14

I agree with the other answers, you probably have an aphid infestation. But rather than spraying your trees to get rid of the aphids, you may try putting a ring of glue on your tree, to get rid of the ants. Without their support, your aphid infestation will probably quickly rescind due to the natural predators.


13

The trees have probably got aphids. From the RHS website here: Ants may be found climbing plants with aphid colonies, they tend the aphids obtaining honeydew as a reward. The ants will remove aphid predators. Not much you can do about it. If you spray the aphids, you risk killing useful predators such as ladybirds. Best treat it as all part of nature's ...


9

The problem with not treating for aphids is it's likely to get worse, especially with ants warding off aphid predators. With large trees, it's obviously next to impossible to treat for aphids because you can't reach the top easily, but for your smaller tree, if there are a lot of aphids,I would recommend some treatment, even if that's just you physically ...


5

It might be instructive to look for the Hawthorn shield bug which feeds on the fruits of both hawthorn and other species including rowan (mountain ash). The fruits are attractive because both are pomes, like apple fruits, with a fleshy, juicy outer cover. The shield bugs pierce the fruit and allow them to bleed juices which contain sugars that the ants can ...


5

This is known as 'brown center and hollow heart'. It is caused by abrupt changes in growing conditions (think of temperature or watering regime changes). You can still eat them, but you better remove the affected parts first. Unfortunately it makes it not suitable for sale anymore.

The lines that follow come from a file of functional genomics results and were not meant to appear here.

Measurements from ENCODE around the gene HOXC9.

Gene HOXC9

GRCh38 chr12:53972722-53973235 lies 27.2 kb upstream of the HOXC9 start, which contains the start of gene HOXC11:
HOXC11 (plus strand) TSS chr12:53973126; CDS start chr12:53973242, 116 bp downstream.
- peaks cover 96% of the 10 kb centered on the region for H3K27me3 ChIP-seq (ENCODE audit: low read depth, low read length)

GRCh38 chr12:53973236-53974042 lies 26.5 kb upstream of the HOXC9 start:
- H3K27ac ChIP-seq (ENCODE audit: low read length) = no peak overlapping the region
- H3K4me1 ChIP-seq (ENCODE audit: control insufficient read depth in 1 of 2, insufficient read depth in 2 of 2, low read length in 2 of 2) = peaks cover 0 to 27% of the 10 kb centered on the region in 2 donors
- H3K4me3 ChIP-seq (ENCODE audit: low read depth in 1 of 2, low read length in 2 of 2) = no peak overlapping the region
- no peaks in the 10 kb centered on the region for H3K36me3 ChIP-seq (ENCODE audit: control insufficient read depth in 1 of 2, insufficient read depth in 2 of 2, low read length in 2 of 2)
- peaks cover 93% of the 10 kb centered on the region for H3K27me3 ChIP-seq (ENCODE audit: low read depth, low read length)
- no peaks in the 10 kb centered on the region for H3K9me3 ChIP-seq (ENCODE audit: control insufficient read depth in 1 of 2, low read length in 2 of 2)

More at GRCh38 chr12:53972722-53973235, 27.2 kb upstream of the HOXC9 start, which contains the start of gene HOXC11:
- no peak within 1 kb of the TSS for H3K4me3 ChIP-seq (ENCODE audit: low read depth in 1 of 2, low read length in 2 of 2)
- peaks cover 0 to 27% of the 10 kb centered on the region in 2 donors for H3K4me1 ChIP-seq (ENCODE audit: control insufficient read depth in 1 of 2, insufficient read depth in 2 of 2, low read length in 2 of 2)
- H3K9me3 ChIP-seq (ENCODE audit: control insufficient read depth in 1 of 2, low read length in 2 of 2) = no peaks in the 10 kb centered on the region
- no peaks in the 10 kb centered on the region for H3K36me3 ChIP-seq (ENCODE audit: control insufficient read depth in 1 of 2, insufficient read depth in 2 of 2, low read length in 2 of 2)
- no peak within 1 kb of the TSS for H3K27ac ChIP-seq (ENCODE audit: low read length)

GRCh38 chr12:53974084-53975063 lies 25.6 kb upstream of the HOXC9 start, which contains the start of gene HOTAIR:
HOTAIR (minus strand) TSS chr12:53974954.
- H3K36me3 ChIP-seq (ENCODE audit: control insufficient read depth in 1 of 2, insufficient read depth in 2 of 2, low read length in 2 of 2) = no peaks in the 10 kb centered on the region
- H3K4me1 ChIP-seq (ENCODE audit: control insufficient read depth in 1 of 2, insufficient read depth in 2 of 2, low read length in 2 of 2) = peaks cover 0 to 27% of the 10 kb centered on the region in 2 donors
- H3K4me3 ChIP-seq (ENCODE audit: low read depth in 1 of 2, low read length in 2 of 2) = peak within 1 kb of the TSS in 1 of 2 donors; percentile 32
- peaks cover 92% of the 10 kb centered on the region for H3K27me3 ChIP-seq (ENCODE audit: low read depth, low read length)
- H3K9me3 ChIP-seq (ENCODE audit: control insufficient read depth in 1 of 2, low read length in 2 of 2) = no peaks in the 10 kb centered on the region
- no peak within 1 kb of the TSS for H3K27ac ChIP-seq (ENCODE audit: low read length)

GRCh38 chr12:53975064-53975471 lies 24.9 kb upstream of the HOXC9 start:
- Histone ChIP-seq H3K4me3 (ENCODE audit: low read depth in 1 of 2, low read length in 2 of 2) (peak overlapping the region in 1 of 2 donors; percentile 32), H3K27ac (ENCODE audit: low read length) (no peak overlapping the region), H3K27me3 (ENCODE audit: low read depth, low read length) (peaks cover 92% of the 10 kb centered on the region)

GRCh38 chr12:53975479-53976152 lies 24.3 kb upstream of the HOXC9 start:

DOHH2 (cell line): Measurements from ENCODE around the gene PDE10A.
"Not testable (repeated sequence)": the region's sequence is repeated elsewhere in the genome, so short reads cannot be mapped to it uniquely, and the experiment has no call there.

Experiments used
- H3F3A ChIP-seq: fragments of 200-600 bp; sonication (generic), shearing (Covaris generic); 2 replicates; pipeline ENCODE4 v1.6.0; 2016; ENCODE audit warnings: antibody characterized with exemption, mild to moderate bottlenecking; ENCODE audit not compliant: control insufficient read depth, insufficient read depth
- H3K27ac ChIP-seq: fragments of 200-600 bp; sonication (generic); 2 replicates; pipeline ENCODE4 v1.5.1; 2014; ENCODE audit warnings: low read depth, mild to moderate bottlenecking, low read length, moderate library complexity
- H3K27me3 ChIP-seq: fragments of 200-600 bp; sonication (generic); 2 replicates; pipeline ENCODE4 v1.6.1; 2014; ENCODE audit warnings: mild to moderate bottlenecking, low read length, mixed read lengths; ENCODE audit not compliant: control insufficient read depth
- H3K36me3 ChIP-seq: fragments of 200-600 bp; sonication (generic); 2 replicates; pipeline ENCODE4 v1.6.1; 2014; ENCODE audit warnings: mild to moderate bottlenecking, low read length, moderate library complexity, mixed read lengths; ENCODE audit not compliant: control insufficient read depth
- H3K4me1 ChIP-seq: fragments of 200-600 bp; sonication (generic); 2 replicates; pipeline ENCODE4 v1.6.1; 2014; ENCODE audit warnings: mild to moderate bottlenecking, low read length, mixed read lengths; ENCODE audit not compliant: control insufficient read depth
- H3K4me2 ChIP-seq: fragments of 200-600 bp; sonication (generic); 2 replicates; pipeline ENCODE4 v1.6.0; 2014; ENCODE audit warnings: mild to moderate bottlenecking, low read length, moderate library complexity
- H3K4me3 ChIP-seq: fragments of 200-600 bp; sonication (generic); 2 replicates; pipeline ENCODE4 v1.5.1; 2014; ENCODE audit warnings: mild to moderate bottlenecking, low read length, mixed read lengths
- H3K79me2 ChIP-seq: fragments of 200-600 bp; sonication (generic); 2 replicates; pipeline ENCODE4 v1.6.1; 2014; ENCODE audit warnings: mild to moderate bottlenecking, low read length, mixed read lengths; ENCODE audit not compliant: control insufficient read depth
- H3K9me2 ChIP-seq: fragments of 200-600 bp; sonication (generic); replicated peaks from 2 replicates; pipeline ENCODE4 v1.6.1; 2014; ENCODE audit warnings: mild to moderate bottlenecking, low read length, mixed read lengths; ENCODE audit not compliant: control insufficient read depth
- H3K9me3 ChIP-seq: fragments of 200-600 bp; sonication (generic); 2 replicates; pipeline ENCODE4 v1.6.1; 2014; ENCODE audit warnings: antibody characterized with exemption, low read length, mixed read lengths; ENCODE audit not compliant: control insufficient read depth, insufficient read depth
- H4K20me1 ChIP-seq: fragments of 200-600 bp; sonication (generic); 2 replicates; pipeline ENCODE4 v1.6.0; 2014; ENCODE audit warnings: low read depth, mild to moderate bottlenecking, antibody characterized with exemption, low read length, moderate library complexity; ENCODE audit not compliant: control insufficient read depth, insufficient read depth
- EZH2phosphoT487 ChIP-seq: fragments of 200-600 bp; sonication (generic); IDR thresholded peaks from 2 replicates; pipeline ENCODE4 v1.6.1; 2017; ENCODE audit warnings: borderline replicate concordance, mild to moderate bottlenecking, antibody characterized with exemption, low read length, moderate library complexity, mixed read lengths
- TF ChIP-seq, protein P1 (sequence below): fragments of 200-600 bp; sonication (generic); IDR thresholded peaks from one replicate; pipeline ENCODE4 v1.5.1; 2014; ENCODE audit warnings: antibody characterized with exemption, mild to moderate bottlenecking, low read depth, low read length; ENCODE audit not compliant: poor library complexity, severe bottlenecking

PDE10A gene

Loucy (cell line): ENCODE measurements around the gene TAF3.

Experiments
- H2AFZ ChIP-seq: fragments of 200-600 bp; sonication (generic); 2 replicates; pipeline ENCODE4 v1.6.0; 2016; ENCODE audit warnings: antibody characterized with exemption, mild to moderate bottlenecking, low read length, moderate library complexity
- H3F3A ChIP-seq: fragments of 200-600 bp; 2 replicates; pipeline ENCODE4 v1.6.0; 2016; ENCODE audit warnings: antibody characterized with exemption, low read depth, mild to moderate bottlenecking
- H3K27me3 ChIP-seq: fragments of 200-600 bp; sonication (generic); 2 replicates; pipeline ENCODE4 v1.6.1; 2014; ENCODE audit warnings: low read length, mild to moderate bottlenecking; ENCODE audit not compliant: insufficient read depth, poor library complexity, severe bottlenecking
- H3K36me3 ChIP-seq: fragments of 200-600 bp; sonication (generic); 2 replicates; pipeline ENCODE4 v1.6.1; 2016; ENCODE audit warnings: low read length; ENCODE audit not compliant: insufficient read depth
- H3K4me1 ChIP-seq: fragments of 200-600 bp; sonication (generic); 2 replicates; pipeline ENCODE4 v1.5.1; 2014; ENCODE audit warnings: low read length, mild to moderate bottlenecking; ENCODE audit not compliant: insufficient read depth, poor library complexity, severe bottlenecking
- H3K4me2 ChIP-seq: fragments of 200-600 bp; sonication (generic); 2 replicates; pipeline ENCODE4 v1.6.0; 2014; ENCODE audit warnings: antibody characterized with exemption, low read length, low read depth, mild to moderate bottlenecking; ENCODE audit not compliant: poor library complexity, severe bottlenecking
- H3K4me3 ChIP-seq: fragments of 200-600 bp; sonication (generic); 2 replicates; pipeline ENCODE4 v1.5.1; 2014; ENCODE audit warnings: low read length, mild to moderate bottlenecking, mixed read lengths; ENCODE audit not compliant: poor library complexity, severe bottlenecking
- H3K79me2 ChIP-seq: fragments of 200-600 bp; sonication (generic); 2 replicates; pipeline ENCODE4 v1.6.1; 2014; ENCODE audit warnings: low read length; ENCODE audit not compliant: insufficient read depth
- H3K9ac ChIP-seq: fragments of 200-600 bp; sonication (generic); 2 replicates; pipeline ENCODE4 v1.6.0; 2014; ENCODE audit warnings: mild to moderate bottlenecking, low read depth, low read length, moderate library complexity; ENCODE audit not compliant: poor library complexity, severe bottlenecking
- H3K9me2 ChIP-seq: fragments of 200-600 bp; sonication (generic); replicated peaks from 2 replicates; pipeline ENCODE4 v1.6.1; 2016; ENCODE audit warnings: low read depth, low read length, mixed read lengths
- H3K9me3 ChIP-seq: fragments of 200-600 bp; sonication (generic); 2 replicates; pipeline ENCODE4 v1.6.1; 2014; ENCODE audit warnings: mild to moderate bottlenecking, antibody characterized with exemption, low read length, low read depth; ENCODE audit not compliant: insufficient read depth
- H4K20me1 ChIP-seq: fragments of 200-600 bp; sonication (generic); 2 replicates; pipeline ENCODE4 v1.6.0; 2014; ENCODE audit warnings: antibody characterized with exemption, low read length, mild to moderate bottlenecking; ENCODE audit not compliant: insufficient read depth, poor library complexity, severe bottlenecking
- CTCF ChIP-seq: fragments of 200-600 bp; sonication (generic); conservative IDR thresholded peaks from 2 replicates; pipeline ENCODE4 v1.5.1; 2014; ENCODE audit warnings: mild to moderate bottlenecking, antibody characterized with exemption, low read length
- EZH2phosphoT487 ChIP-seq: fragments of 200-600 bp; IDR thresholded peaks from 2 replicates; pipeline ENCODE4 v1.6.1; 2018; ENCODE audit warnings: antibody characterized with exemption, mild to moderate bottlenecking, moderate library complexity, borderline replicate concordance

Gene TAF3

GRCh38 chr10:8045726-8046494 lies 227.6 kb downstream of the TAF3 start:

4

Aphids and ants might like my trees, but they love garden nasturtium. If there's a nasturtium somewhere close to the trees, aphids, ants and ladybugs will happily move there (here's a related article): As a bonus, these plants are easy to grow. Every part of it tastes great, provided it's not too rich in protein.


3

It is very leggy and does need 'surgical intervention' in the form of cutting all the stems down to two or three inches to generate new, bushier growth. The other question is, does it need a bigger pot? Turn it out to see if its got roots winding round and round the outside - if it does, it needs the next size up pot, with a drainage hole, and use fresh ...


1

Contact a local tree care company. A lot of the times they offer a systemic injection into ground around the root system of the tree. The tree will uptake the treatment and then when the aphids bite onto the tree (usually the underside of the leaves where its soft), they will take in the treatment and die. I have had this done with Elm Scale for my Elm tree.


1

You didn't say how big the tree is. If you have aphids on roses, you can just brush them off. A tiny minority might make it back to the plant or be carried back by ants, but most wont. Doable if it's a short sapling, but perhaps not too practical for huge mature tree :).


1

I cannot tell the scale of the picture, to me that looks like either a fungus gnat, a small fly or a mosquito. What kind of plant and describe what you mean by attack.


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